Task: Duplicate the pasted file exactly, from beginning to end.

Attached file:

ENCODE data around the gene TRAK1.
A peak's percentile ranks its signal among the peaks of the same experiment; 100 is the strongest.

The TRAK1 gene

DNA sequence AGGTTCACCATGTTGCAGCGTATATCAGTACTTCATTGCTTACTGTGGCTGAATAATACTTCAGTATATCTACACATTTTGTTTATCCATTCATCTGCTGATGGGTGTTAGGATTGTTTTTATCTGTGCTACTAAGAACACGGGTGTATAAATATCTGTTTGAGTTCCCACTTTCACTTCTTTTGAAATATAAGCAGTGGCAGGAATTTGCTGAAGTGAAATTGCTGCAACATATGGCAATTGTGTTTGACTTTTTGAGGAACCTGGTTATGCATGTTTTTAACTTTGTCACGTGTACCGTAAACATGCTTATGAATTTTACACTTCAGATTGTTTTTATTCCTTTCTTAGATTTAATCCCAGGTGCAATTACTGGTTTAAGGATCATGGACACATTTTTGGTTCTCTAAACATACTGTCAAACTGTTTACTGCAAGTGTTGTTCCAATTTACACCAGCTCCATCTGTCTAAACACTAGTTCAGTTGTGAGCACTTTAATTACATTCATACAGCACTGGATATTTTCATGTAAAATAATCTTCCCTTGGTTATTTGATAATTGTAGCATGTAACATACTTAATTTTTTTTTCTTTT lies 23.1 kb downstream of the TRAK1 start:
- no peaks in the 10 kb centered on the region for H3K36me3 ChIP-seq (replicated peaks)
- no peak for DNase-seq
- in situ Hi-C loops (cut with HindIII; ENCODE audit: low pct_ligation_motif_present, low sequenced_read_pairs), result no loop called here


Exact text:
ENCODE data around the gene TRAK1.
A peak's percentile ranks its signal among the peaks of the same experiment; 100 is the strongest.

The TRAK1 gene

DNA sequence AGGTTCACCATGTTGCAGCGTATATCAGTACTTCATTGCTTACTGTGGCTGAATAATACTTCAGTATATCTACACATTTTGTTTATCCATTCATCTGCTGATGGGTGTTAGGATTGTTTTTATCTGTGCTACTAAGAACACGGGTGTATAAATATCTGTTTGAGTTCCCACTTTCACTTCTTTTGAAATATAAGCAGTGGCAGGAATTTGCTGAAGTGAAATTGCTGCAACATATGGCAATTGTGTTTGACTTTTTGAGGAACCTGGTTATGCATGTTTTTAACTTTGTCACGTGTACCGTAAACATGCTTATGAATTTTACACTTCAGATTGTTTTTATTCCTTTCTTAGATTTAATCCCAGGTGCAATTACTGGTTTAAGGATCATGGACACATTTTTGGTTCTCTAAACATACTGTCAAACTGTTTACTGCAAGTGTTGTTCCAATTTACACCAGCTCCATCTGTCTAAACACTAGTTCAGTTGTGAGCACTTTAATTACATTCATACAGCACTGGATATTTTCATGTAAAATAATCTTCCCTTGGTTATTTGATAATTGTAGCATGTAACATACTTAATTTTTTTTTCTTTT lies 23.1 kb downstream of the TRAK1 start:
- no peaks in the 10 kb centered on the region for H3K36me3 ChIP-seq (replicated peaks)
- no peak for DNase-seq
- in situ Hi-C loops (cut with HindIII; ENCODE audit: low pct_ligation_motif_present, low sequenced_read_pairs), result no loop called here